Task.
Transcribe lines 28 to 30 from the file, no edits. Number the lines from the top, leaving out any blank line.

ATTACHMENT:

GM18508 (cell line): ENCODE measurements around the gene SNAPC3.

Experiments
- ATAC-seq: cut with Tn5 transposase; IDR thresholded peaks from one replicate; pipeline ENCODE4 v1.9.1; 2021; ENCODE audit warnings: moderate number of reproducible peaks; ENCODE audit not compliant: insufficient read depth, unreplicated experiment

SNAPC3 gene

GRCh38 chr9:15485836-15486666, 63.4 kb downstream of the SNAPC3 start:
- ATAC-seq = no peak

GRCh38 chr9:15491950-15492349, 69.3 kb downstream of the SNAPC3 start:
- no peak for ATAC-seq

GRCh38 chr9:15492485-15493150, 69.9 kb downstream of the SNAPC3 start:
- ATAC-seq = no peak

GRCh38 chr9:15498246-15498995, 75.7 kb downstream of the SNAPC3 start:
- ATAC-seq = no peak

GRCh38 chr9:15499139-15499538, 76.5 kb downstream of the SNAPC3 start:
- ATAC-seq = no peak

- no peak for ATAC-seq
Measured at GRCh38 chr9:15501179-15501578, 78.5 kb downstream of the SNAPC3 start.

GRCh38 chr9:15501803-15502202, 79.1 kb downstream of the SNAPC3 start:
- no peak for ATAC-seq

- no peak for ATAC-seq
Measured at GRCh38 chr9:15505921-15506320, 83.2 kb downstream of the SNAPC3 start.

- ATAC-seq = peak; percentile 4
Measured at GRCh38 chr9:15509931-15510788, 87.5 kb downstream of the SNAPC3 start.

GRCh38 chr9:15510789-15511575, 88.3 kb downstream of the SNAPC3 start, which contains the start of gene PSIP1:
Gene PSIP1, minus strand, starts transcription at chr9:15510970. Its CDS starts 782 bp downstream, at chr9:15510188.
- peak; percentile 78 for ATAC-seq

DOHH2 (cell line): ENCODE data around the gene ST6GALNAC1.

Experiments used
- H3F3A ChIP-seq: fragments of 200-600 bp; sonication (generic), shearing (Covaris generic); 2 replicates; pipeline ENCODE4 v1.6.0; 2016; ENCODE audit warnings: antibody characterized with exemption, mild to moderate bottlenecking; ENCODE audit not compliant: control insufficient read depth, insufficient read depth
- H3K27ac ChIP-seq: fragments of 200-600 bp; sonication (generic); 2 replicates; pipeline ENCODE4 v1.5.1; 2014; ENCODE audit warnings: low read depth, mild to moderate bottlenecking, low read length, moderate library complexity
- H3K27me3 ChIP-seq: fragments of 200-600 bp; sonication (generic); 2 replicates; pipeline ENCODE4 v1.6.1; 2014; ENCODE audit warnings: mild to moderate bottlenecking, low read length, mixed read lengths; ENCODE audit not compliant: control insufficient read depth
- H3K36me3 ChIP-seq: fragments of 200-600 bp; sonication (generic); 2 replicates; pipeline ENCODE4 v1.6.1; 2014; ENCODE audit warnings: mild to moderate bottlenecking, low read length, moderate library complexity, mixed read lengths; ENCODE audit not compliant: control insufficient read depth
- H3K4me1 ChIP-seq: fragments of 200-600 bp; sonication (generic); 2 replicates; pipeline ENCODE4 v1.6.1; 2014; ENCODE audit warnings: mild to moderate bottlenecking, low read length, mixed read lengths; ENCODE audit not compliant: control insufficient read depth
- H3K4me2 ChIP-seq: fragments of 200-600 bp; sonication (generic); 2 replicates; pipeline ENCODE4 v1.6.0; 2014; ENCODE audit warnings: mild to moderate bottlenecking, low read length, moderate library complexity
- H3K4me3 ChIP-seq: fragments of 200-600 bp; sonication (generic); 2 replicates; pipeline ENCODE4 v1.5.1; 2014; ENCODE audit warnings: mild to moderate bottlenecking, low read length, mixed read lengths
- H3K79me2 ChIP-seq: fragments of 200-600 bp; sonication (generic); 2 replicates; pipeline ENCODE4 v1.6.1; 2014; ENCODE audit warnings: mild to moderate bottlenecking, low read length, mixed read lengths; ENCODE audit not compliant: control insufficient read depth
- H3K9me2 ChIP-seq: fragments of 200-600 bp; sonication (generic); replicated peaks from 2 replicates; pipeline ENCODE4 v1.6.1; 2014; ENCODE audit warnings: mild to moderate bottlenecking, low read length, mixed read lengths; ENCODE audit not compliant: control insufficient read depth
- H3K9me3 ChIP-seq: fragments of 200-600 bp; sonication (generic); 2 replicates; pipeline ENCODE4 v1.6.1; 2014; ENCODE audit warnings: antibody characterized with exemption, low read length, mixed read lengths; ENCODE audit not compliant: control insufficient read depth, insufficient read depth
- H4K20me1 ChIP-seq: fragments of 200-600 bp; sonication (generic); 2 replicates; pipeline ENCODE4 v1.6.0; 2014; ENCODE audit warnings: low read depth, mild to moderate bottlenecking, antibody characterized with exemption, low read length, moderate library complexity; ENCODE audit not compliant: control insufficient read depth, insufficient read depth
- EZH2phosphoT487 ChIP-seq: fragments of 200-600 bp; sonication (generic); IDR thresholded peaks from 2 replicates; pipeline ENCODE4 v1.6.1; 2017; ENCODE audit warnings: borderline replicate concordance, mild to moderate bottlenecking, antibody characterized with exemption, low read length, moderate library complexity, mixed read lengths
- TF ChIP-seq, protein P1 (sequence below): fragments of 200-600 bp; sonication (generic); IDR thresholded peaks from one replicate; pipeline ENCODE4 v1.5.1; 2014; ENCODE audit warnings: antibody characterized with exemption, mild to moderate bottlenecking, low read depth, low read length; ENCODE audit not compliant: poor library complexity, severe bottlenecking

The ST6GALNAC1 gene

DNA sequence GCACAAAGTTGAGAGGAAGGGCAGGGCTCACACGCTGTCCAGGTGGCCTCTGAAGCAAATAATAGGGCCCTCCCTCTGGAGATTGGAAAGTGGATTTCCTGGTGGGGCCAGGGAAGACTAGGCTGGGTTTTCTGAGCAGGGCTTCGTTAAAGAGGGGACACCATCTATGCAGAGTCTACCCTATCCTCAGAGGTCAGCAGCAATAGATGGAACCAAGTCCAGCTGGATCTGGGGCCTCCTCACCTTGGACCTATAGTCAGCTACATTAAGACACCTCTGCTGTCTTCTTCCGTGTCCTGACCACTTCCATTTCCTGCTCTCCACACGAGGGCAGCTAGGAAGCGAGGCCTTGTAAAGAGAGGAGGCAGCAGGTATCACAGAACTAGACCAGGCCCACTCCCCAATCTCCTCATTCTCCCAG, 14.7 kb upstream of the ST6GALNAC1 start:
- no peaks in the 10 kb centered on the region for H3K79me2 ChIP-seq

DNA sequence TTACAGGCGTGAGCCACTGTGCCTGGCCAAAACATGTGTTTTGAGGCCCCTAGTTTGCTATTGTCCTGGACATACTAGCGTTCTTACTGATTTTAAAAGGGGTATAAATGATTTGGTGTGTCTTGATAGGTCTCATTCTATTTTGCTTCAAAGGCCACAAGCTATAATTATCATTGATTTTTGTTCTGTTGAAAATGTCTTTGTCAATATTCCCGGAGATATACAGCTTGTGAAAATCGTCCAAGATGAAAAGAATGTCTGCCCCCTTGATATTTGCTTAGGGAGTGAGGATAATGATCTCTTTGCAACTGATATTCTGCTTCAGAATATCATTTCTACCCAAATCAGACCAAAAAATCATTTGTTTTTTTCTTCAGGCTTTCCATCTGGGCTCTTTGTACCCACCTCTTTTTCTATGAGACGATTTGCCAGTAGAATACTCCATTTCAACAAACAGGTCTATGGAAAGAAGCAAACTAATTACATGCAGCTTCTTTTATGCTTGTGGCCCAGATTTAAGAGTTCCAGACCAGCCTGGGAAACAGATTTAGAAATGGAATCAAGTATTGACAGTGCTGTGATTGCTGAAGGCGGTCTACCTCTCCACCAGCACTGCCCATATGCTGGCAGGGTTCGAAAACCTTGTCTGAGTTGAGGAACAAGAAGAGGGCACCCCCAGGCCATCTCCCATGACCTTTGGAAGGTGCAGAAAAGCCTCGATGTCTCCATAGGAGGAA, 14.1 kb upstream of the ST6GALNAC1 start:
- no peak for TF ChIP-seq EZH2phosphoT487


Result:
- H3F3A ChIP-seq: fragments of 200-600 bp; sonication (generic), shearing (Covaris generic); 2 replicates; pipeline ENCODE4 v1.6.0; 2016; ENCODE audit warnings: antibody characterized with exemption, mild to moderate bottlenecking; ENCODE audit not compliant: control insufficient read depth, insufficient read depth
- H3K27ac ChIP-seq: fragments of 200-600 bp; sonication (generic); 2 replicates; pipeline ENCODE4 v1.5.1; 2014; ENCODE audit warnings: low read depth, mild to moderate bottlenecking, low read length, moderate library complexity
- H3K27me3 ChIP-seq: fragments of 200-600 bp; sonication (generic); 2 replicates; pipeline ENCODE4 v1.6.1; 2014; ENCODE audit warnings: mild to moderate bottlenecking, low read length, mixed read lengths; ENCODE audit not compliant: control insufficient read depth